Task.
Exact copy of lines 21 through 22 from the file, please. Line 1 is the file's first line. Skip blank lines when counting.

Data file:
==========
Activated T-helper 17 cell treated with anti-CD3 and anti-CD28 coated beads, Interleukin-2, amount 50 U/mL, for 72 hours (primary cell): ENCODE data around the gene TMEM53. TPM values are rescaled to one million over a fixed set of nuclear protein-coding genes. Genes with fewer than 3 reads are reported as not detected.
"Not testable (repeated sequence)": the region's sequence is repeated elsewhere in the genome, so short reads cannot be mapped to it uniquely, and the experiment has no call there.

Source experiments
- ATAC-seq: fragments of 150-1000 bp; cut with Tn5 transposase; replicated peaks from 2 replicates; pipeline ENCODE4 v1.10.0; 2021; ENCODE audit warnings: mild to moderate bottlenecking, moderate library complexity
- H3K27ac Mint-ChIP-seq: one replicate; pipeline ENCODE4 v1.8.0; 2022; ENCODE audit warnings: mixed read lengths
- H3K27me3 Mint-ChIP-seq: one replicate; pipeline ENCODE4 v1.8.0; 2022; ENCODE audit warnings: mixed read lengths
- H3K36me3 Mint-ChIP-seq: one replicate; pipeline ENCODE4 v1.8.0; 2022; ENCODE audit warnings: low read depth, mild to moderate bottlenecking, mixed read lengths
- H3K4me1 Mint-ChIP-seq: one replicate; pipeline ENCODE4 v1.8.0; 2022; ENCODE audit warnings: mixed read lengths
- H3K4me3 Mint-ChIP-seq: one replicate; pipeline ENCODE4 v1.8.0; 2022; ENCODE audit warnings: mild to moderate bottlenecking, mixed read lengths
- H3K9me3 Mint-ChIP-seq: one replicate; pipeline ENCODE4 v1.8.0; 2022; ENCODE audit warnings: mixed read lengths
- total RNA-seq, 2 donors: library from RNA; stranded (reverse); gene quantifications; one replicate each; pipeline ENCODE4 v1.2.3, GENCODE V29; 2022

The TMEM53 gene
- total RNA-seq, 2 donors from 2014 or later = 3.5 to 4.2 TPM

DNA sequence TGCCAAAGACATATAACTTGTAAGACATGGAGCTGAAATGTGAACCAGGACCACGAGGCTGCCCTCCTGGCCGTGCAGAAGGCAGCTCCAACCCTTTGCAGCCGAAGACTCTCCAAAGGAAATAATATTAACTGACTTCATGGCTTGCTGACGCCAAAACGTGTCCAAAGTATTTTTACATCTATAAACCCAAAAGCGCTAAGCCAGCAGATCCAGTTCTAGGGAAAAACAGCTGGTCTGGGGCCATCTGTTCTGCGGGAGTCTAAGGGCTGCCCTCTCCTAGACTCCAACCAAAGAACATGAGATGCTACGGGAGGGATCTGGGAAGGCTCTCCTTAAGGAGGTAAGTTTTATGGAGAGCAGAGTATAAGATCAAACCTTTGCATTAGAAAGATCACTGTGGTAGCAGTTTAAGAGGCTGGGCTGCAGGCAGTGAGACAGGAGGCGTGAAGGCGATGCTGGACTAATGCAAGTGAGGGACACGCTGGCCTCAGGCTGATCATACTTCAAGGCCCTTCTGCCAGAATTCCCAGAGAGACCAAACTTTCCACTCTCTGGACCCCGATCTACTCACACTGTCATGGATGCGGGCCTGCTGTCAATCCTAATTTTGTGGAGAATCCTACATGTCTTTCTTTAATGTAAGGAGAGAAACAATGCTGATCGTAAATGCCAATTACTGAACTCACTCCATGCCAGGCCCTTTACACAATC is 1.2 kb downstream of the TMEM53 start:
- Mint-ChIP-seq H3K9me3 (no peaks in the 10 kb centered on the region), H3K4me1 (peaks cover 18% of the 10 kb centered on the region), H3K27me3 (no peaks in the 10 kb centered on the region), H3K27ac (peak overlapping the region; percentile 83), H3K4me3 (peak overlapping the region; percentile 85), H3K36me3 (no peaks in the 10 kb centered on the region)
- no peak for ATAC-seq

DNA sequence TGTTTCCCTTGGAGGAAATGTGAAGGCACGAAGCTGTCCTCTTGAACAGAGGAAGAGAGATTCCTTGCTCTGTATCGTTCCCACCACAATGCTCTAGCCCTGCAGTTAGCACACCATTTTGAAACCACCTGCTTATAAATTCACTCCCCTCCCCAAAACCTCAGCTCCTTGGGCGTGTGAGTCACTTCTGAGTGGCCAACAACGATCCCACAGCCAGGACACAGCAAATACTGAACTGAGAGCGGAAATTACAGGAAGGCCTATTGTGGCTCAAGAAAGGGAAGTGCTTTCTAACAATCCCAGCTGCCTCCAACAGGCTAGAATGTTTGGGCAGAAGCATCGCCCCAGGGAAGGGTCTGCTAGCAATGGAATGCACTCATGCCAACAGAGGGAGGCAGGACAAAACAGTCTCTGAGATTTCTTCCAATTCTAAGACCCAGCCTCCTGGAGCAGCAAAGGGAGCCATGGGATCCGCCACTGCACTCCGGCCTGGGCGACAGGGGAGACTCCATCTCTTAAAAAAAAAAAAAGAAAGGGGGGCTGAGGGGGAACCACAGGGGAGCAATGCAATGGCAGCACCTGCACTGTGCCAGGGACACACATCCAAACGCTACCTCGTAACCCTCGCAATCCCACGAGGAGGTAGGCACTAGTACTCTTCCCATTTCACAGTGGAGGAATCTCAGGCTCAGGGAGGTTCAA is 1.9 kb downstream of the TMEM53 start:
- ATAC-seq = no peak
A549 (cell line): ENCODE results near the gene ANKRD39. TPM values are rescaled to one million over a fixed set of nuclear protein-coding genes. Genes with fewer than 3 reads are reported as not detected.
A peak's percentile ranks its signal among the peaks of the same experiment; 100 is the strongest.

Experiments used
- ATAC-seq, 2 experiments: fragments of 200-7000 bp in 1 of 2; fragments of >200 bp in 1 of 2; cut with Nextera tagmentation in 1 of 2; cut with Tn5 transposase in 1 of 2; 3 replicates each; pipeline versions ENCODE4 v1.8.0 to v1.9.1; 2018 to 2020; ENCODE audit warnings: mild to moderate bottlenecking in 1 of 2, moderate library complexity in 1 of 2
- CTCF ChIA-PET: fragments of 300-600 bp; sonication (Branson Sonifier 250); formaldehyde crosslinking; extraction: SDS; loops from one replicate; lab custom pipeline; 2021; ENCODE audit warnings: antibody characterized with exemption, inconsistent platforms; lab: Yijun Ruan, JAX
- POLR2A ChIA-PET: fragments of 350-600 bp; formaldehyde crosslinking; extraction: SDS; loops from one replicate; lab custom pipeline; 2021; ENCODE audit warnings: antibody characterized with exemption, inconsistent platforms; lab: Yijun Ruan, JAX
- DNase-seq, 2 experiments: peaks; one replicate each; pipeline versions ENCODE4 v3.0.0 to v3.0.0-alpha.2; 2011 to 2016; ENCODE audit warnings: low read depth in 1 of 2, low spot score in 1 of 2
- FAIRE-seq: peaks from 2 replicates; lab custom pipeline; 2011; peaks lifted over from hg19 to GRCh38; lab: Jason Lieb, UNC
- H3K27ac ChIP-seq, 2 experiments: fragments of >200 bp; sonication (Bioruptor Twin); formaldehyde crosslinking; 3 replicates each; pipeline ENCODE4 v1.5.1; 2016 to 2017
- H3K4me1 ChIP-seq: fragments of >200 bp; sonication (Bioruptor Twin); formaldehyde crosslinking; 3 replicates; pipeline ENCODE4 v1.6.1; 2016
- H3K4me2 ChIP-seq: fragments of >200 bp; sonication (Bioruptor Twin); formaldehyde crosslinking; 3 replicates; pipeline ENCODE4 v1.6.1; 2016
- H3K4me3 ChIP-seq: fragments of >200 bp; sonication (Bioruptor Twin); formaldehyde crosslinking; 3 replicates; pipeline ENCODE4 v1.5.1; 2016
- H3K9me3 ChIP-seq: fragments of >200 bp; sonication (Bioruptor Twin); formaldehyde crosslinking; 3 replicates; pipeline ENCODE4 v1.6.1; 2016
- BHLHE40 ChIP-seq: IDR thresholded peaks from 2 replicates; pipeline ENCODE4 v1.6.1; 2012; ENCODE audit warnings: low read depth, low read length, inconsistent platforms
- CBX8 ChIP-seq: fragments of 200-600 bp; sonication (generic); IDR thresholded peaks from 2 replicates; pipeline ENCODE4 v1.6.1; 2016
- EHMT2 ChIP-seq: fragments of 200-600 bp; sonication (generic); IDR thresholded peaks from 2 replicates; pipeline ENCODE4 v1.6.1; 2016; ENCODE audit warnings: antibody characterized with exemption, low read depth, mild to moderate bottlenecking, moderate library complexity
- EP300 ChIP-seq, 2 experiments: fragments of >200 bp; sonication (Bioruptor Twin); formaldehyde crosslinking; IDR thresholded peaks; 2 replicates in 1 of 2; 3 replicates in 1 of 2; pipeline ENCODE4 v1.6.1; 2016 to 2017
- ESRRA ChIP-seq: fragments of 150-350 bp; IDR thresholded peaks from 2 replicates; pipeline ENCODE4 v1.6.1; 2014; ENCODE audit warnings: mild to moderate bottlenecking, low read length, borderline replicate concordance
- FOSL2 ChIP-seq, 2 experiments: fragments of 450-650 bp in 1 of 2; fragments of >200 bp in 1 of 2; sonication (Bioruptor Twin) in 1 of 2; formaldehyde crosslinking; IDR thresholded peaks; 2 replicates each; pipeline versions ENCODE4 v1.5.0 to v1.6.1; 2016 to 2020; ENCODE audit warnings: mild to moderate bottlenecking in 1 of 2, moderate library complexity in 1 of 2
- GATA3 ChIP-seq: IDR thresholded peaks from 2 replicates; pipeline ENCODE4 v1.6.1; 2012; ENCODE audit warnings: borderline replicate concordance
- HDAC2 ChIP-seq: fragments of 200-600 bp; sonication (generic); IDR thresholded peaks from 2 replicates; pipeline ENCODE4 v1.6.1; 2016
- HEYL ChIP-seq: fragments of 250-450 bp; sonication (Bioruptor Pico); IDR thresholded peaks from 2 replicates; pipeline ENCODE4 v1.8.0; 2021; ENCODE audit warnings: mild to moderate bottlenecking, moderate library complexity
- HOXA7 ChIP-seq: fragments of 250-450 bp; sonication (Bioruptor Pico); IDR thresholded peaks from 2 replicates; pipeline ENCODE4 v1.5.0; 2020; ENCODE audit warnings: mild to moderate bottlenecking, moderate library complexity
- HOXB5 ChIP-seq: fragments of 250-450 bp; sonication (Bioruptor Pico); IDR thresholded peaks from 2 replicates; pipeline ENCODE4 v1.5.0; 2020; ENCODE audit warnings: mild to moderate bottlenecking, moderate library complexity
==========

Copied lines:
Experiments used
- ATAC-seq, 2 experiments: fragments of 200-7000 bp in 1 of 2; fragments of >200 bp in 1 of 2; cut with Nextera tagmentation in 1 of 2; cut with Tn5 transposase in 1 of 2; 3 replicates each; pipeline versions ENCODE4 v1.8.0 to v1.9.1; 2018 to 2020; ENCODE audit warnings: mild to moderate bottlenecking in 1 of 2, moderate library complexity in 1 of 2